On what was surely had been orchestrated to be a set piece ‘good news’ day for HS2 as part of the Government ‘fight back’ to win over public opinion, Sir David Higgins has been so off-message in his first day dealing with the media as Chairman of HS2 Ltd, that by 11am he was cancelling interviews, after admitting that he intends to spend more than the current monthly cost of £100,000 on public relations for HS2.
The day started off with the news that HS2 Ltd intend to spend £20m on the “First new college in 20 years”, to support the 2,000 apprentices who will supposedly be needed to build HS2. While it is easy to dismiss this as a gimmick which has been cooked up as part of the increasingly desperate attempts to say anything which makes HS2 seem like a better idea, it seems not to pay attention to the courses available already in the UK to train rail engineers to the highest standards. Not only did this announcement come on the same day as Herriot-Watt University announced plans to extend its’ department to create the worlds largest high speed rail research centre, but the Government also seem to have forgotten about the Network Rail college, conveniently cited opposite a field which HS2 is planned to go through on the outskirts of Coventry, and of course the Crossrail Academy.
There are a couple of obvious reasons for forgetting the Crossrail, or to give it its full title, the Tunnelling and Underground Construction Academy. First of course is that it isn’t 20 years old, but because like other recent education and training providers as it wasn’t incorporated under the 1992 Education Act, Government believe they can spin that the HS2 college would be the first one for 20 years. The other very good reason for ignoring TUCA is that despite Crossrail is still to achieve its’ target of providing 400 apprenticeships, TUCA is intended to provide training for 3,500 people, or 1,100 more than the combined total of apprenticeships HS2 and Crossrail are claiming they will provide. The most bizarre fact surrounding the HS2 college story is that it is not due to open before HS2 construction is scheduled to start in 2017.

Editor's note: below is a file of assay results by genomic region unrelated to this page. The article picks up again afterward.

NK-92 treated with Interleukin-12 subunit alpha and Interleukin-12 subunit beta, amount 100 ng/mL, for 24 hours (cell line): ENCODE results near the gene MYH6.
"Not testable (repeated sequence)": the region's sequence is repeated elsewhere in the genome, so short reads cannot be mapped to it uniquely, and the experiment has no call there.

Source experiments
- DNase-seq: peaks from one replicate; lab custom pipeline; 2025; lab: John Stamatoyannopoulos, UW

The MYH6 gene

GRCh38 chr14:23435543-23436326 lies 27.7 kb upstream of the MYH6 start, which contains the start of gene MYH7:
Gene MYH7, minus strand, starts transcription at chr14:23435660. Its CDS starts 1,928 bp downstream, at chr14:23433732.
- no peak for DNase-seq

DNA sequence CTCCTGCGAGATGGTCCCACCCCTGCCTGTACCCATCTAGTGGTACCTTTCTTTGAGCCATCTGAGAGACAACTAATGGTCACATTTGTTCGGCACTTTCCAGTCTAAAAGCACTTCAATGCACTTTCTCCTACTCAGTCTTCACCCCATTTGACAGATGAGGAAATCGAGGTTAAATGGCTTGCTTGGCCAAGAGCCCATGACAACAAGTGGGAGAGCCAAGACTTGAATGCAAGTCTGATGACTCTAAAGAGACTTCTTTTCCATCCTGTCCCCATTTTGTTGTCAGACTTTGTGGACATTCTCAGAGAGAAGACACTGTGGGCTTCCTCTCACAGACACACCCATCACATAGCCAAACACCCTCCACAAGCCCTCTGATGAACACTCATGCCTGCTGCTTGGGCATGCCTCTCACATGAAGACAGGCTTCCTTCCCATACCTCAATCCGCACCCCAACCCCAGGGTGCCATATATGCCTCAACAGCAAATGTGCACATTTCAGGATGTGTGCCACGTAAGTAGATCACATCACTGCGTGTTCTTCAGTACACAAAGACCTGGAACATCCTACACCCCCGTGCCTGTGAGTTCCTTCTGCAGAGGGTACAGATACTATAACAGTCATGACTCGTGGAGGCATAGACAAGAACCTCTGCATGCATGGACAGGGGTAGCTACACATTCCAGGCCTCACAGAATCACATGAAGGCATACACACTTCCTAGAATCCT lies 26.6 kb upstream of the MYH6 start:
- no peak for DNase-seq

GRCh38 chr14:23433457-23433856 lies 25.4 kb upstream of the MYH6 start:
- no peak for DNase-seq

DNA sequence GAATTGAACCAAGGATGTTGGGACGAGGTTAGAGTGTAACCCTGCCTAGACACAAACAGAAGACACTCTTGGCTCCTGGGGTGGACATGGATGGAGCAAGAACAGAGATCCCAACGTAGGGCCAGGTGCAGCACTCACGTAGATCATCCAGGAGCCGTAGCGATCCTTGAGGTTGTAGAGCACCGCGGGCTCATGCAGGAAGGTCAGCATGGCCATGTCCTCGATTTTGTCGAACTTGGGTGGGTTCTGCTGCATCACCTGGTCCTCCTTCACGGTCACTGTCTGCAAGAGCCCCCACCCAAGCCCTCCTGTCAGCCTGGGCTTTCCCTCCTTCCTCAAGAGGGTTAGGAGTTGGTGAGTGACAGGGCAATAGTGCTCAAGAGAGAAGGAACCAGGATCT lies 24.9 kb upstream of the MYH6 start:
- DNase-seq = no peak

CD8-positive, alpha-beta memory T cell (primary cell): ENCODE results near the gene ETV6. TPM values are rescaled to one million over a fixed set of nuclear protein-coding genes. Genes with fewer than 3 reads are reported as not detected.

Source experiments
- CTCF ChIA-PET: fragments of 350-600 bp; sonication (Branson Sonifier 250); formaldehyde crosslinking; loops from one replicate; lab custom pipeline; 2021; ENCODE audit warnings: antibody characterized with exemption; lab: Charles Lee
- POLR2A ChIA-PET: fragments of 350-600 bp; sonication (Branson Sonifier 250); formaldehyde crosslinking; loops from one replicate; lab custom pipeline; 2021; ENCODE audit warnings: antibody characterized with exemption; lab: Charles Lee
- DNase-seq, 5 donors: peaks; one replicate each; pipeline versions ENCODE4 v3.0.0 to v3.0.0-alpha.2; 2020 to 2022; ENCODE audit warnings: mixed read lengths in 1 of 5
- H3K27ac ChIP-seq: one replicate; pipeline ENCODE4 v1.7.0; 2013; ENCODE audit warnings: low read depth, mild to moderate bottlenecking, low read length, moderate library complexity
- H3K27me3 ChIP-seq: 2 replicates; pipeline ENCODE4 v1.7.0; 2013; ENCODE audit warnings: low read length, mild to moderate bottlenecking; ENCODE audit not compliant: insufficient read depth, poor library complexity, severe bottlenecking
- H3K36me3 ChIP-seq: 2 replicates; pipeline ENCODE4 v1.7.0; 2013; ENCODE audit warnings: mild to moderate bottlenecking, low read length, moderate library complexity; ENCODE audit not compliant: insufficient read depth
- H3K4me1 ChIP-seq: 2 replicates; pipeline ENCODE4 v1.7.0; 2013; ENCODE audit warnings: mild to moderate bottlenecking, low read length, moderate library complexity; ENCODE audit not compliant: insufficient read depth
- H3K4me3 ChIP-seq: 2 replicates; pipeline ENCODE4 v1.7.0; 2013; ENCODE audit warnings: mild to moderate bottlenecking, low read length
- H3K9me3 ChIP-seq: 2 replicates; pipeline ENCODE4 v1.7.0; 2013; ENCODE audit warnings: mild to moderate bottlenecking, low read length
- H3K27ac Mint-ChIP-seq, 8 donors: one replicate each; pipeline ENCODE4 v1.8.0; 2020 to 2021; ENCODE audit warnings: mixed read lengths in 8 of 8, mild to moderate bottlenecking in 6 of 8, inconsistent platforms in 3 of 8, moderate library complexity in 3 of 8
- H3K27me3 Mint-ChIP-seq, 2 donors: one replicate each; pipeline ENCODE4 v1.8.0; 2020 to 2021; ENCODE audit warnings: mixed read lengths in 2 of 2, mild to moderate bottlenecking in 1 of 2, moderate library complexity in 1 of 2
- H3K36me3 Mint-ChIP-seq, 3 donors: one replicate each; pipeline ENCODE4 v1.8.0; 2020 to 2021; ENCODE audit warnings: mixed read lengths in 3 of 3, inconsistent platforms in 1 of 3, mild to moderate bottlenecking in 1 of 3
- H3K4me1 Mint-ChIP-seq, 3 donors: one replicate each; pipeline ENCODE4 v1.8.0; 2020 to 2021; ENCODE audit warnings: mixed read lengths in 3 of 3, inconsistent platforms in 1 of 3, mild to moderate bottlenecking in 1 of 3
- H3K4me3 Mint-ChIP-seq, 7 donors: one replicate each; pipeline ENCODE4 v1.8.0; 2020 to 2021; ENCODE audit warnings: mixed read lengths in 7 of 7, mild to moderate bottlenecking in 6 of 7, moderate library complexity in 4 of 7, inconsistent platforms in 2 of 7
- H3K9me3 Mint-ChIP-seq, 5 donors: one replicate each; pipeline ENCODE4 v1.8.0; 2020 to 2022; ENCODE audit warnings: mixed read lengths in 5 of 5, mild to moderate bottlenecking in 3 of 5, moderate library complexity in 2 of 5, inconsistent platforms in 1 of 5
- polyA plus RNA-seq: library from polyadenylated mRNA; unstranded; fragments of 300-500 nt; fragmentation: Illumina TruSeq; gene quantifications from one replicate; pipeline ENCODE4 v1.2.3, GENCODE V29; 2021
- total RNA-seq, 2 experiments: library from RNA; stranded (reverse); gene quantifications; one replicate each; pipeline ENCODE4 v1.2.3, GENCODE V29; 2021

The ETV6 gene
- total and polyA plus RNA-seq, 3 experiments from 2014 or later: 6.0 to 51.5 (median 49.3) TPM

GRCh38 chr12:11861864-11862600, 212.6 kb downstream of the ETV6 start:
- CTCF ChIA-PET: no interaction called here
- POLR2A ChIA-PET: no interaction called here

The Association of Teachers & Lecturers has since commented:
“The Government should be helping FE colleges to provide engineering and requisite skills. The need for an HS2 college may show there should be a review of how vocational education and training fits into wider industrial policy and skills development. The government seems to think that inventing new schools and colleges is the answer to everything.”
With the college story setting the scene for a fightback, it was Higgins turn to step into the limelight, but from the start was woefully off message. On the issue of the college he told the Guardian “The sheer length of the project means we can offer people a rewarding career in engineering staying in this country”, however he completely undermined this by telling the Financial Times: “The thing I want to focus on is how can we deliver it [HS2] sooner.”
Sir David Higgins hedging his bets
When his appointment was announced, it was heralded that he would be required to substantially reduce costs, after being in charge of the Olympics which came in at a cost of £9.3bn after an initial budget of £2.4bn. However, he has now played down the chance that his review into costs, due to report in March, will deliver big savings. In fact, it is the concept of delivering the project more quickly which is meant to deliver savings by removing inflationary pressures. This approach might work if the concept of inflation had been incorporated into HS2 costs, which are all based on 2011 prices.
In scenes reminiscent of when HS2 Ltd CEO Alison Munro floundered on BBC Three Counties Radio, Higgins was undone by another clued-up local radio presenter, this time on BBC Coventry and Warwickshire. By the time he had finished that interview in which he admitted he intended to spend more money on PR, he had started cancelling other interviews.